U of M professor placed on leave after misconduct allegations come to light
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Hey there, time traveller!
This article was published 10/12/2018 (1572 days ago), so information in it may no longer be current.
The University of Manitoba has put one of its distinguished professors on leave and replaced him with an interim director.
The U of M is also investigating claims outlined in a Free Press report Saturday that detailed various allegations against Peter Jones, founding director of the Richardson Centre for Functional Foods and Nutraceuticals.
On Monday, Karin Wittenberg, dean of the faculty of agricultural and food sciences, said in a phone call she is the interim director of the centre. She directed further inquiries to the Winnipeg school’s PR department.
“We have a number of people who are looking for solutions, and that’s really my focus right now, as opposed to speaking with media,” Wittenberg said. “We’ve got to take care of people.”
Jones was the subject of several complaints from students, staff and colleagues for more than a decade. It appeared the U of M mostly turned a blind eye and let Jones carry on with his work, except for requesting he take a seven-month sabbatical in 2012.
Jones has not responded to multiple interview requests.
A U of M spokesman confirmed Monday that Jones was placed on leave, but could not say when the leave began or whether Jones was continuing to be paid, citing privacy legislation.
As of 7 p.m. on Monday, videos featuring Jones were still prominently featured on the centre’s website.
The Free Press obtained a copy of an email Wittenberg sent to all faculty members Monday morning that acknowledged the investigation.
“As you are likely aware, information has come to light regarding the Richardson Centre for Functional Foods and Nutraceuticals. The university is committed to ensuring a safe place for all of us to study and work, and I would like to take this opportunity to assure you that we are taking appropriate steps to address this information,” she said.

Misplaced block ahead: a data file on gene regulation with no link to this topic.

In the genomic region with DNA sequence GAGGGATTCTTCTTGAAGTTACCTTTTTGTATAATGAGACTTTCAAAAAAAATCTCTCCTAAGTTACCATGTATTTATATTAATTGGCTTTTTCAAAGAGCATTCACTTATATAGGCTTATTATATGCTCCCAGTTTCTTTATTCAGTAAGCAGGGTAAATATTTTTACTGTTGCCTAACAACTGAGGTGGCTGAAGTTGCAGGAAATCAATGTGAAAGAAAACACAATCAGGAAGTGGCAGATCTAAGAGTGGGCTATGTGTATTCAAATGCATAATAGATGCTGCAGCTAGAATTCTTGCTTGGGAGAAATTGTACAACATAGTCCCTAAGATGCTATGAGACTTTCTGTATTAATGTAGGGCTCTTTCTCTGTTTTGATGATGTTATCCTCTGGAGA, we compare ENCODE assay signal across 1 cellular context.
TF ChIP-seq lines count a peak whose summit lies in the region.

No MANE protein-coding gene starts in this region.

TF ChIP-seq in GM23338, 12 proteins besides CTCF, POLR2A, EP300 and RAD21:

In a statement posted on the school’s website Sunday, U of M president David Barnard reiterated the institution “does not tolerate harassment in any form.”
“Today, I want to reassure our community that all complaints are treated seriously as per our respectful workplace and learning environment policy. Investigations will be conducted fairly, in the most expeditious manner possible. Once findings are determined, we will take the appropriate action,” Barnard said.
“I will not comment on specific cases underway at this point. It is not productive to speculate on specific cases as this can interfere with ongoing investigations.”
In September, the U of M noted there were five investigations about faculty members’ alleged behaviour currently underway and, in three instances, the investigations involved sexual misconduct.
It did not appear Jones was under investigation at the time.
On Saturday, the Free Press published the results of a months-long investigation, in which three complainants went on record about their past run-ins with Jones and voiced frustrations about the university’s perceived inertia when dealing with complaints.
Sources alleged Jones mismanaged funding at the food research centre, and dated graduate students while continuing to evaluate them and did not disclose the relationships to the U of M.
In at least two cases, Jones allegedly caused employees to take medical leaves of absence due to stress.
The University of Manitoba Students’ Union also responded to the Free Press report with a public statement.
“We are disheartened by the continued presence of inappropriate conduct between faculty and students at the University of Manitoba, and recognize this as a concerning trend across all campuses,” the UMSU executive team wrote.
The students’ union made two requests of the school: first, the UMSU wanted assurance any students supervised by Jones “are granted the appropriate resources and supports so they are able to continue their research and do so in a safe environment.”
Second, it asked for the U of M to implement a policy “outlining student and faculty relationships, which prohibits any form of sexual relationship between faculty and students whom they have a direct power imbalance over.”